17 of 23 people found the following review helpful
Imperfect, but nonetheless a fine intro to Rilke's themes.,
By A Customer
This review is from: The Notebooks of Malte Laurids Brigge (Paperback)
The Notebooks of Malte Laurids Brigge, Rilke's twenty-eight year old Danish alter-ego, is of primary interest for introducing themes and which the poet was to develop so skillfully in is later works, such as the Duino Elegies and the Sonnets of Orpheus. Brigge, a lonely poet seemingly trapped in a Paris of terrifying hospitals, hotels and sanitoriums, allows us into his (sometimes aimless) thoughts on solitude, love, absence and age.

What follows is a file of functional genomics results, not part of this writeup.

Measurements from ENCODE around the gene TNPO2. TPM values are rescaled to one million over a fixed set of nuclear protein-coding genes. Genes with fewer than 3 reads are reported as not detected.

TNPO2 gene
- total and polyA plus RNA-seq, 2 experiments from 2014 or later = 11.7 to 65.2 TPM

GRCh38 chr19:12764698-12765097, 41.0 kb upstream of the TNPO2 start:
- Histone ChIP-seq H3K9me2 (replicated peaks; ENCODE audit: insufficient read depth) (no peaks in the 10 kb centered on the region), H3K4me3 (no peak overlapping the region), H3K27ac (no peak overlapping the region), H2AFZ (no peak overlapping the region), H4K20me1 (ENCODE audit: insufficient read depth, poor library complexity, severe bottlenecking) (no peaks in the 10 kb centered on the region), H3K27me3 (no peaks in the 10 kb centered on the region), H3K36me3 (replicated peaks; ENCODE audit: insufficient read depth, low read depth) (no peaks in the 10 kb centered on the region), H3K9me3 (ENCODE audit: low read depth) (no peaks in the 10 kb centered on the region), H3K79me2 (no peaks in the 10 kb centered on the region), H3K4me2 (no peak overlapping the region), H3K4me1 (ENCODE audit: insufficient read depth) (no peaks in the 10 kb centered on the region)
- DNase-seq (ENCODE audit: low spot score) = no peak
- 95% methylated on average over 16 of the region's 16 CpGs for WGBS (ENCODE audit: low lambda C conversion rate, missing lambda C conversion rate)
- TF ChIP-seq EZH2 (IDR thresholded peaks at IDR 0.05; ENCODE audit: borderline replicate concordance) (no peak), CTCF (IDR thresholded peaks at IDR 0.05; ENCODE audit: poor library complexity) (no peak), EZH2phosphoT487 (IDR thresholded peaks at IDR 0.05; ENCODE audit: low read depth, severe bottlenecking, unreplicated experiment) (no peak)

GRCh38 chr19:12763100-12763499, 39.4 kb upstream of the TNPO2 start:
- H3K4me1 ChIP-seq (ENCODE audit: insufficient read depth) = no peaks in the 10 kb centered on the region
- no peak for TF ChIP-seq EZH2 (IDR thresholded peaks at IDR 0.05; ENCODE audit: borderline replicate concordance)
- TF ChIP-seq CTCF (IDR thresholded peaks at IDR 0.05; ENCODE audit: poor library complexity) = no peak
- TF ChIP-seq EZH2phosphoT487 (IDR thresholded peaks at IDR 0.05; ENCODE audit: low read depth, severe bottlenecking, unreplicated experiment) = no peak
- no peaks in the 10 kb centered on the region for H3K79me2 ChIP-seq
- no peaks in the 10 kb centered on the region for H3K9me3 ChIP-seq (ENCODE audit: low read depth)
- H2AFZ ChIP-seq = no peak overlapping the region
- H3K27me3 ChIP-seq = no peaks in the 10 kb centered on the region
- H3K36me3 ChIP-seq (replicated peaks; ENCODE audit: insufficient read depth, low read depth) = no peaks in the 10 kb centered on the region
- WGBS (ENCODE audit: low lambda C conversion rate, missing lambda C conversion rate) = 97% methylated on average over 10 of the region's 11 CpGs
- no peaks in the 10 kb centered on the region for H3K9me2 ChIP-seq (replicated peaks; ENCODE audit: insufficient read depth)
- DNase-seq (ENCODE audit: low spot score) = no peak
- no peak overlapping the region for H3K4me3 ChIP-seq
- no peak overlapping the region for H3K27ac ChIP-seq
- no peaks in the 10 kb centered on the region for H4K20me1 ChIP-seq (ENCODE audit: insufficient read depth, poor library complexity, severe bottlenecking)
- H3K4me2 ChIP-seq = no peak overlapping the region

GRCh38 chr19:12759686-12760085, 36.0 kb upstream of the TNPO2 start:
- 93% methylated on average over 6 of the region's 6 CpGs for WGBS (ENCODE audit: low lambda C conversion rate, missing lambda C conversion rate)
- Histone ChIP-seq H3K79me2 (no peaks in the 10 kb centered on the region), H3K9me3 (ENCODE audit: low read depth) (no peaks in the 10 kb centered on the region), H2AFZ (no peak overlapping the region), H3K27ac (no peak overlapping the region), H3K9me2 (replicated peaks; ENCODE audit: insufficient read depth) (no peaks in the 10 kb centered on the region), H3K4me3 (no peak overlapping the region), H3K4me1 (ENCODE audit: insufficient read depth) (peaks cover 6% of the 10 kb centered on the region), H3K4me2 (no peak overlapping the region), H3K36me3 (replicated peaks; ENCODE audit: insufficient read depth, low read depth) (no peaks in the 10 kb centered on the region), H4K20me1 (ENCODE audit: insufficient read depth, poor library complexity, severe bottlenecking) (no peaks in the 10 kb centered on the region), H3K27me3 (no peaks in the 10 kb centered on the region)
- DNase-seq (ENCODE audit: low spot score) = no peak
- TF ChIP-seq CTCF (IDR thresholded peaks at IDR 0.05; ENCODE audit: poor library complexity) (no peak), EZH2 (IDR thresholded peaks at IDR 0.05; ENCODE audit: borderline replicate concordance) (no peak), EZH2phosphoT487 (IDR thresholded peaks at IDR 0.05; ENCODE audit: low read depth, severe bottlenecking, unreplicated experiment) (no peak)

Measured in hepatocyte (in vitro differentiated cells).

Though at times Rilke's poeticism seems a little to imprecise for a prose work, it oftens gives us wonderful descriptions of life. A particular favourite of mine being the section often referred to as 'the Bird Feeders'.
The overall impression upon reading the Notebooks is that of viewing the transition of an artist from precocious (but often overly lyrical) poet to grandmaster of emotion. Whimsical, often amusing and emotive, anyone with an interest in Rilke's fine later poetry must read this.